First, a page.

On cabinetmakers and fish fryers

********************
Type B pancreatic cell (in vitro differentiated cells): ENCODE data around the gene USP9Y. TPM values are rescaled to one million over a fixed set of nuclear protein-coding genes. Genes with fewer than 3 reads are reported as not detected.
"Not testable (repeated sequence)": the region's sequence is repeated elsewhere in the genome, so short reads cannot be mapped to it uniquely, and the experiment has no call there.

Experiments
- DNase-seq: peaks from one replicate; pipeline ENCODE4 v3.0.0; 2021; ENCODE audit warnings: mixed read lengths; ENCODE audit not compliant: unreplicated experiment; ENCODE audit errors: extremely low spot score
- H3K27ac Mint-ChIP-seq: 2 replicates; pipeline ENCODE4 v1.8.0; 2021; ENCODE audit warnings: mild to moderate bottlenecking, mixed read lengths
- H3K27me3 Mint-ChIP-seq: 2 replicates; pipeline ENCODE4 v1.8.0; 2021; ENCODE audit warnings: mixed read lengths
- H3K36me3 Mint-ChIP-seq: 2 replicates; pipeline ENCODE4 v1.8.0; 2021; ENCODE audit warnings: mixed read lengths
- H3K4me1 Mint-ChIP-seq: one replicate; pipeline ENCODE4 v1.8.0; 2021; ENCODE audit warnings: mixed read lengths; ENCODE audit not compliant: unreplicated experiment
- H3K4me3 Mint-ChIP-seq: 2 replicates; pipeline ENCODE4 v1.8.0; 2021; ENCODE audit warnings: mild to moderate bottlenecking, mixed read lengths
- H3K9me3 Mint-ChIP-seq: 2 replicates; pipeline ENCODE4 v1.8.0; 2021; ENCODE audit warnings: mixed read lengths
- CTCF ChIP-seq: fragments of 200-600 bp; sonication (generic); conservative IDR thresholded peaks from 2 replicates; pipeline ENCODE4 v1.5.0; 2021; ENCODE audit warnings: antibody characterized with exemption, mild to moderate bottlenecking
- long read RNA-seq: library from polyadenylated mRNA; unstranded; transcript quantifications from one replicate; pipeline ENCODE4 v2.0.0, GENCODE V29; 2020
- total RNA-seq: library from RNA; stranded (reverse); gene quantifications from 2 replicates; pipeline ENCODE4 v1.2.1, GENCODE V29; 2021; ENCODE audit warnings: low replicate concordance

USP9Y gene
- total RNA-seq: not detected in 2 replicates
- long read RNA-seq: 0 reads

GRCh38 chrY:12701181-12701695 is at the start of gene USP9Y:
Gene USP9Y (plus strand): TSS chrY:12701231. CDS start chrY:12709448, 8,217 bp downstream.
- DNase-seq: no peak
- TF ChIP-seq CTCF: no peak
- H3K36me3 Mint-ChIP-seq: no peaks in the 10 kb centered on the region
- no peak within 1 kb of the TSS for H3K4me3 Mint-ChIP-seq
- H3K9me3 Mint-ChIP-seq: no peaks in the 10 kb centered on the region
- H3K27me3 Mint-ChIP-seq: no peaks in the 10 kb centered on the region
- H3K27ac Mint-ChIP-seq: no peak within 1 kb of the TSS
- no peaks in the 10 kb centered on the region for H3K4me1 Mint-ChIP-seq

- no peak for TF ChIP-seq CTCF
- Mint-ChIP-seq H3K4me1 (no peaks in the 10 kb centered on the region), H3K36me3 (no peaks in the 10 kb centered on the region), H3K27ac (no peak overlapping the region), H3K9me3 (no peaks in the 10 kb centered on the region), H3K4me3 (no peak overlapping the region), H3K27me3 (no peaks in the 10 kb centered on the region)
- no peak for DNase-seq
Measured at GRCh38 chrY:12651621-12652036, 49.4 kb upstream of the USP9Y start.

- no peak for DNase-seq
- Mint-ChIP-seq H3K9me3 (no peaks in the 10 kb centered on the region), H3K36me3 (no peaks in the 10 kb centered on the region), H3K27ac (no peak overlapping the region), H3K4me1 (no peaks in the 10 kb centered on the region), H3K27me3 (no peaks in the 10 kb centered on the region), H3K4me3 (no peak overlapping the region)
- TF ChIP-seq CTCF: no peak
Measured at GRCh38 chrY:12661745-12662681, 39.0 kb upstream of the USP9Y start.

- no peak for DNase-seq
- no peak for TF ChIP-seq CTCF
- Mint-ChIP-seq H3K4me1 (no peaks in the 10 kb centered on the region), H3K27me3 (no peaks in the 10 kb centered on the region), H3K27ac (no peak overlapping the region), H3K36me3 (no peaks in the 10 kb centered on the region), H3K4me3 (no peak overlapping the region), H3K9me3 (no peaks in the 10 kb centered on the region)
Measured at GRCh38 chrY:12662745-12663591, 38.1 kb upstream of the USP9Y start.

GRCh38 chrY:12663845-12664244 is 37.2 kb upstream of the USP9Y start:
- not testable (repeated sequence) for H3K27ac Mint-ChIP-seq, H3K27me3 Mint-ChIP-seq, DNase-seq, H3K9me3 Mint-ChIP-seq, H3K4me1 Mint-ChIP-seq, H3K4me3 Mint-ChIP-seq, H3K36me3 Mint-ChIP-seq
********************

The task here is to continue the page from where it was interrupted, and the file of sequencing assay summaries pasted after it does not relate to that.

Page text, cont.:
In David Graeber’s work on bullshit jobs, he points to the proliferation of jobs in the contemporary moment that seem to be both pointless or meaningless to both the performer of this type of work and the overall output or impact on the world. Graeber’s thesis resonates loudly, particularly in the context of the intensification of administrative duties in the neoliberal university. Graeber asks us to imagine how if someone was hired as a cabinetmaker but ended up spending large amounts of their time frying fish that they may become obsessed by the fact that some of their colleagues were getting much more time to make their cabinets, thus not engaging in the meaningless, even needless, frying of fish. For the fish fryers, as well as creating stacks of unwanted fried fish, a politics of resentment emerges. This analogy works well in contemporary academia, where some tenured cabinet makers are often complicit actors in the bullshitization of academic work, while precarious fish fryers not only feel resentful and angry but are continually silenced and exploited as second-tier academics, the sous chefs in the academic kitchen. In such spaces, there is a lack of solidarity, basic humanity, and thus a growing inequality between different kinds of academics and networks. #hautalk could be seen as providing, in one way, a kind of moral measurement of some of these kinds of hierarchies and complexities in the discipline of anthropology. It should also remind us to ask in the midst of silencing and structural, institutional limitations, what it is that the fish fryers are owed? What are indeed the ethical responsibilities of the cabinetmakers toward the fish fryers to help achieve “new ways of being” (Hey and Morley) if, as it seems, the neoliberal university is here to stay?